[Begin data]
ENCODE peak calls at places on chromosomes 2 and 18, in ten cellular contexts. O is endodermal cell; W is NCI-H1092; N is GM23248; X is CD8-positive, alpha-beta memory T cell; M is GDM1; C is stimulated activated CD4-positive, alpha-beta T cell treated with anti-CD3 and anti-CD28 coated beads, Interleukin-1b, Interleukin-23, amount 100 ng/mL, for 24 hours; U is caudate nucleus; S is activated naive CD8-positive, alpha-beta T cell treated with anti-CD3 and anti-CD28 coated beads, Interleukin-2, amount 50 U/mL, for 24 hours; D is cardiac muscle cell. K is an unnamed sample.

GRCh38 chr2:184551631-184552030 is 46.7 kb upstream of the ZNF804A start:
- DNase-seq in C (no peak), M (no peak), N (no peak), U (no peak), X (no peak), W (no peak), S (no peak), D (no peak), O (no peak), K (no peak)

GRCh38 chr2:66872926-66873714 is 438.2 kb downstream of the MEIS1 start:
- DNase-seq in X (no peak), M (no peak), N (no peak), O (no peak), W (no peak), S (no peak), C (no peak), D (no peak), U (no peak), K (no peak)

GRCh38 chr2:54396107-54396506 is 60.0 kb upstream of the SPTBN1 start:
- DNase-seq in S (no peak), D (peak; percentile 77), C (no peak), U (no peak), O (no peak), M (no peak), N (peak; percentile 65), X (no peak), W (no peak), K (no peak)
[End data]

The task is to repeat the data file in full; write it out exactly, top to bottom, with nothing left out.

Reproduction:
ENCODE peak calls at places on chromosomes 2 and 18, in ten cellular contexts. O is endodermal cell; W is NCI-H1092; N is GM23248; X is CD8-positive, alpha-beta memory T cell; M is GDM1; C is stimulated activated CD4-positive, alpha-beta T cell treated with anti-CD3 and anti-CD28 coated beads, Interleukin-1b, Interleukin-23, amount 100 ng/mL, for 24 hours; U is caudate nucleus; S is activated naive CD8-positive, alpha-beta T cell treated with anti-CD3 and anti-CD28 coated beads, Interleukin-2, amount 50 U/mL, for 24 hours; D is cardiac muscle cell. K is an unnamed sample.

GRCh38 chr2:184551631-184552030 is 46.7 kb upstream of the ZNF804A start:
- DNase-seq in C (no peak), M (no peak), N (no peak), U (no peak), X (no peak), W (no peak), S (no peak), D (no peak), O (no peak), K (no peak)

GRCh38 chr2:66872926-66873714 is 438.2 kb downstream of the MEIS1 start:
- DNase-seq in X (no peak), M (no peak), N (no peak), O (no peak), W (no peak), S (no peak), C (no peak), D (no peak), U (no peak), K (no peak)

GRCh38 chr2:54396107-54396506 is 60.0 kb upstream of the SPTBN1 start:
- DNase-seq in S (no peak), D (peak; percentile 77), C (no peak), U (no peak), O (no peak), M (no peak), N (peak; percentile 65), X (no peak), W (no peak), K (no peak)